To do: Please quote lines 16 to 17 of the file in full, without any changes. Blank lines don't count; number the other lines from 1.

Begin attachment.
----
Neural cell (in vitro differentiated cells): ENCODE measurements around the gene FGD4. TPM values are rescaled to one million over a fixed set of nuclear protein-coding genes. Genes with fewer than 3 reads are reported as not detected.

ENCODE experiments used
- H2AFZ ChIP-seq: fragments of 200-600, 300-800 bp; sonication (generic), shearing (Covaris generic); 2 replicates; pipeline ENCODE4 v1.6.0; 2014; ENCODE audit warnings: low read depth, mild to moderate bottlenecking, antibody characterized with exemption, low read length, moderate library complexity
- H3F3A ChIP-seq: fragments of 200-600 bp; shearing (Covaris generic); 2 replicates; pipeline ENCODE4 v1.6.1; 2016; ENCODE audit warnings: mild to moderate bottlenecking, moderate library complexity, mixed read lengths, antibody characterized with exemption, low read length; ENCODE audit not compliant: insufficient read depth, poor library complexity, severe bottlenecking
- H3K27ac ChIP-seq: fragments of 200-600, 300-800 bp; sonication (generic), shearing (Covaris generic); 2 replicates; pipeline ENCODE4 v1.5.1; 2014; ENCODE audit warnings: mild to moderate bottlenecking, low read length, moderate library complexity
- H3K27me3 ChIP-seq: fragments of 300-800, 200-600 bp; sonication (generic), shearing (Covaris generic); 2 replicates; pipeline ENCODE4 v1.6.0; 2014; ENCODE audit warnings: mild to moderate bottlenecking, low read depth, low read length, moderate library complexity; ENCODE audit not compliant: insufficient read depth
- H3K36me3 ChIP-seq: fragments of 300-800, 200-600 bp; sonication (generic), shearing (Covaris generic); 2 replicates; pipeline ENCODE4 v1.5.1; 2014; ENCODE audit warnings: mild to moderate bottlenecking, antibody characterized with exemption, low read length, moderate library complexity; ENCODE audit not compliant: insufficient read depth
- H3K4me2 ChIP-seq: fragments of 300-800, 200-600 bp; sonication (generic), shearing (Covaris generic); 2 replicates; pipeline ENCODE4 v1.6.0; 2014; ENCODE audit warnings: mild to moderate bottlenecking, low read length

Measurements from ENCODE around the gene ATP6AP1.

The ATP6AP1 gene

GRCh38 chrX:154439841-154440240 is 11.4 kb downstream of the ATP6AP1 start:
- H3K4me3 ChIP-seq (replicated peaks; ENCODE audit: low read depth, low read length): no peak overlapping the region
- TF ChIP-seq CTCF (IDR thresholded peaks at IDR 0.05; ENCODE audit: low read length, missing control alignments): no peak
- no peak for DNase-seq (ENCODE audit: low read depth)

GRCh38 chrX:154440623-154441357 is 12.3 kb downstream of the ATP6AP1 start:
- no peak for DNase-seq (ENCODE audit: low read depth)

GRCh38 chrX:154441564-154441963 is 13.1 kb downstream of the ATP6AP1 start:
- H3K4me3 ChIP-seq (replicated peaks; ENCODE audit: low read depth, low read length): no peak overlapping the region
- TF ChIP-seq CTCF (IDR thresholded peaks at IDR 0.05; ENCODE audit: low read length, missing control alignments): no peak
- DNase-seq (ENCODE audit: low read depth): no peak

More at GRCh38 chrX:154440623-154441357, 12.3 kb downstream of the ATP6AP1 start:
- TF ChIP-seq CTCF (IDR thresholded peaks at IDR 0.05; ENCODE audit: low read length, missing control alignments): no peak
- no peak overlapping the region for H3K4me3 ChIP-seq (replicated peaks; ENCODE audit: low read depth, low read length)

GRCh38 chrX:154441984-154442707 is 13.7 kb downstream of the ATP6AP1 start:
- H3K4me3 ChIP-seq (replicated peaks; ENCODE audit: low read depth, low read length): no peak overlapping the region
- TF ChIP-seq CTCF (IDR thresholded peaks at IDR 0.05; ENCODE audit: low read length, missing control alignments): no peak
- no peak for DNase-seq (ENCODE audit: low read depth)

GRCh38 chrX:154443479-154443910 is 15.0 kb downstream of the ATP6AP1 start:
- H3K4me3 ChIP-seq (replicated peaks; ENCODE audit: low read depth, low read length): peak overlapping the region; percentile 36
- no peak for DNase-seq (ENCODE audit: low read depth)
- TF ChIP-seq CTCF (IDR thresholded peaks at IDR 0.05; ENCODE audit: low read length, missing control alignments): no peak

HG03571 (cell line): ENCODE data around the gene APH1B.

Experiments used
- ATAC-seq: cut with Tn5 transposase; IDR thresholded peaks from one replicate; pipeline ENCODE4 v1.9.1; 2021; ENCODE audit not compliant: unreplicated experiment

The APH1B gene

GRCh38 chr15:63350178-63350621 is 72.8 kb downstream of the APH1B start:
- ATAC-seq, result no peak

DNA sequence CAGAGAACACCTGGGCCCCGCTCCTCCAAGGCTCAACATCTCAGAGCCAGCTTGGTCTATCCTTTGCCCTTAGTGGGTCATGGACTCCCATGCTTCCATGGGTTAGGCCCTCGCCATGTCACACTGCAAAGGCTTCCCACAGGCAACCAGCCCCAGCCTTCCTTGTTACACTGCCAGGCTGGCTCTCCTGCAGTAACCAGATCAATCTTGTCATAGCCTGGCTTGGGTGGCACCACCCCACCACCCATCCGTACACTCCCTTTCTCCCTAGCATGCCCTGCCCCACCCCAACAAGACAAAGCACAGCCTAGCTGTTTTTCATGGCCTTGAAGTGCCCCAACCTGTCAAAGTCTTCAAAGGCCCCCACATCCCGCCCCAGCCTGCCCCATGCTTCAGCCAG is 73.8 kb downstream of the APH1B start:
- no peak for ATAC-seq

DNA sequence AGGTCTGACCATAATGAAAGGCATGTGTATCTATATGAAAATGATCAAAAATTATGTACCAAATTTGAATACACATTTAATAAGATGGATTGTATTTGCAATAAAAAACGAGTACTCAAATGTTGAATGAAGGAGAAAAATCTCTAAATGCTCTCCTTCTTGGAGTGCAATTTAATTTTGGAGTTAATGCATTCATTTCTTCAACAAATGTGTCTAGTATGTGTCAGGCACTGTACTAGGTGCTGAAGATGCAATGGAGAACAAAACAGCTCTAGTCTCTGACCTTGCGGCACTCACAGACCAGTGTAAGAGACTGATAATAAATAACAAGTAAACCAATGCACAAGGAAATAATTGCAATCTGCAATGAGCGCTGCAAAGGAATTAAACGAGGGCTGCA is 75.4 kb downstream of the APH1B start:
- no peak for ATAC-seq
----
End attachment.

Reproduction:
- no peak for DNase-seq (ENCODE audit: low read depth)

GRCh38 chrX:154441564-154441963 is 13.1 kb downstream of the ATP6AP1 start: